Katharina Thalbach (1954) is one of Germany's most respected stage actresses mostly working in Hamburg and Berlin. With her half-brother Benjamin, she played in the DEFA film Es ist eine alte Geschichte/It is an old story (Lothar Warneke, 1972). In 1975, she appeared in another DEFA production Lotte in Weimar (Egon Günther, 1975), starring Lilli Palmer and based on the novel by Thomas Mann. In December 1976, she left East Germany together with longtime companion Thomas Brasch and daughter Anna after the expulsion of songwriter Wolf Biermann. Internationally, she became known for her part in Die Blechtrommel/The Tin Drum (1979), Volker Schlöndorf’s award-winning film adaptation of the novel by Günter Grass. She has also directed since the late 1980s.

Nina Hagen
East-German postcard by VEB Progress Film-Verleih, Berlin, no. 147/75. Photo: DEFA.

Nina Hagen (1955) is known for her theatrical vocals and is often referred to as the ‘Godmother of Punk' due to her prominence during the punk and new wave movements in the late 1970s and early 1980s. During her 40-years-career she appeared in several European films, including several East-German films and TV films sometimes alongside her mother Eva-Maria Hagen. She appeared in Heiraten/Weiblich/Marrying/Female (Christa Kulosa, 1975), Heute ist Freitag/Today is Friday (Klaus Gendries, 1975), Liebesfallen/Love Traps (Werner W. Wallroth, 1976) and Unser stiller Mann/Our Quite Man (Bernhard Stephan, 1976). Her career in the GDR was cut short after her stepfather Wolf Biermann's East German citizenship was withdrawn from him in 1976.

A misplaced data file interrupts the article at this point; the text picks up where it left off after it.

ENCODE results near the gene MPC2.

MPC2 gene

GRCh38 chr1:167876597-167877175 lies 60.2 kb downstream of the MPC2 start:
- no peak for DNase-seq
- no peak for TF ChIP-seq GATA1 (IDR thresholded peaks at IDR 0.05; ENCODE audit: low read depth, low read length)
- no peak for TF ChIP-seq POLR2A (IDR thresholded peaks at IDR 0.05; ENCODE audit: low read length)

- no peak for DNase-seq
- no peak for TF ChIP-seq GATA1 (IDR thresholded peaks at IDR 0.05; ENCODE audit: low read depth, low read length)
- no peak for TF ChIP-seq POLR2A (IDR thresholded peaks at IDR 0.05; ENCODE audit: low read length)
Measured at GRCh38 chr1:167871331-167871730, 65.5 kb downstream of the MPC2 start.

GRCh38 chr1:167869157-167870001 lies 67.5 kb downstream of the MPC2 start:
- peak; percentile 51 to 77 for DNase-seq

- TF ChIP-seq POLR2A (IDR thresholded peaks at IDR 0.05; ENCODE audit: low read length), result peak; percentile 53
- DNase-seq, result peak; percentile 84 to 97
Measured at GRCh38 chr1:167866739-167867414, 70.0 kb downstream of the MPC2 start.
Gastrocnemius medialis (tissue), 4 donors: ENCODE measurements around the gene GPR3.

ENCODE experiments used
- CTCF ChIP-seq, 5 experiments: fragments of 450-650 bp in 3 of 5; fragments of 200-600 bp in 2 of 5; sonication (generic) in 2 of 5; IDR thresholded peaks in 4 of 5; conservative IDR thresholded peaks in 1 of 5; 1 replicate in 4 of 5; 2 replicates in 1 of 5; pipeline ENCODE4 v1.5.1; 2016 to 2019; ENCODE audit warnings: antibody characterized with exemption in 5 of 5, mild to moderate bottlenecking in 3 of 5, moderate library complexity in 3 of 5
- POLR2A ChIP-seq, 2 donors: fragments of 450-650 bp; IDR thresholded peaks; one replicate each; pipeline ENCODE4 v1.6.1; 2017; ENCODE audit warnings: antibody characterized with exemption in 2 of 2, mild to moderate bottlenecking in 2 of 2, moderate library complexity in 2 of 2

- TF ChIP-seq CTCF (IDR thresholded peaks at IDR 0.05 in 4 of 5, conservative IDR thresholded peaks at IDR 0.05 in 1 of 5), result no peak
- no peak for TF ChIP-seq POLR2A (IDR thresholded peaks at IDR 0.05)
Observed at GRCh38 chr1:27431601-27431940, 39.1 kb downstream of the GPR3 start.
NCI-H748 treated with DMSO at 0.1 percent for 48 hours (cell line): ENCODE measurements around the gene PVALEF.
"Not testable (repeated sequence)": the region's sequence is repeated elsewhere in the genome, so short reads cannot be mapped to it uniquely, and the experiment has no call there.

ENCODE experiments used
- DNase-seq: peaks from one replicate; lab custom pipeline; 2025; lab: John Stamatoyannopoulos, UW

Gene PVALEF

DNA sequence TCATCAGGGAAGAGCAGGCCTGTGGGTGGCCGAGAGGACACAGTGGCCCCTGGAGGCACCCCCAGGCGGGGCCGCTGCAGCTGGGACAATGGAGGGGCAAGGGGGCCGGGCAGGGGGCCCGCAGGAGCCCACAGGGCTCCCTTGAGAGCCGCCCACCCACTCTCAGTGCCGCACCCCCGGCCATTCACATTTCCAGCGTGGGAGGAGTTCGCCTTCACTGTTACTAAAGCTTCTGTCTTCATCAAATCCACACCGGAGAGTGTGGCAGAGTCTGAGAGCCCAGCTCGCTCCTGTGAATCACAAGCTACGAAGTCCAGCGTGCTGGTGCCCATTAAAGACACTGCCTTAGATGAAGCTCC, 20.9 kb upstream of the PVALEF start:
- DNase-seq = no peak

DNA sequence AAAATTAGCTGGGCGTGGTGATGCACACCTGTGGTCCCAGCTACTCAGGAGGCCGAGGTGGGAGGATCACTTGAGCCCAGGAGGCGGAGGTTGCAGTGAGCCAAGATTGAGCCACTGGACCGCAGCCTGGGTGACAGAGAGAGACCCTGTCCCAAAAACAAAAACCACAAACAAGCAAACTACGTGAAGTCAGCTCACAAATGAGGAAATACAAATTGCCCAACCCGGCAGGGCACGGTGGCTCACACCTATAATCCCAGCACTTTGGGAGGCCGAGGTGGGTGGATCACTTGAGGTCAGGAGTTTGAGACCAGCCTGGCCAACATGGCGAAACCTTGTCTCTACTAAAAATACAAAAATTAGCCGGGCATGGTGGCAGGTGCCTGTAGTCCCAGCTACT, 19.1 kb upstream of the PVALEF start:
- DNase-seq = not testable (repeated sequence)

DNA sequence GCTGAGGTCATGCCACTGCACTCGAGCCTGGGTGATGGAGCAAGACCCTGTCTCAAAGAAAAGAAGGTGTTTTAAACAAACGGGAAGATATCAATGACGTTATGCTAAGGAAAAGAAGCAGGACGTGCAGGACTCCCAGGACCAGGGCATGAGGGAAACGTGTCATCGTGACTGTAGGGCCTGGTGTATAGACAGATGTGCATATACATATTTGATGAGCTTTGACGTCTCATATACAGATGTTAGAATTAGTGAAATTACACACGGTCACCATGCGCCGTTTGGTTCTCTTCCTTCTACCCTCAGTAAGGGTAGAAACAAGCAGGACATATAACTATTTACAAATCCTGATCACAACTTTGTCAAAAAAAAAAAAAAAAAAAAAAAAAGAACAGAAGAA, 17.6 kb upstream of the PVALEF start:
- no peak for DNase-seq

Renate Blume and Dean Reed
Romanian postcard by Casa Filmului Acin, no. 43080.

American actor, singer and political activist Dean Reed (1938–1986) was one of the most unusual European film stars ever. While he was unknown at home in the US, he was a superstar in communist Eastern Europe. Over the years ‘the Red Elvis’ played in 23 films, including a series of Easterns fro the DEFA. His third wife, German actress Renate Blume (1944) appeared in more than 70 films and television shows since 1964. Her film debut Der geteilte Himmel/Divided Heaven (Konrad Wolf, 1964) was an international success and later she co-starred in Easterns with Gojko Mitic and Dean Reed.

Sources: Hans-Michael Bock (Filmportal.de) and Wikipedia.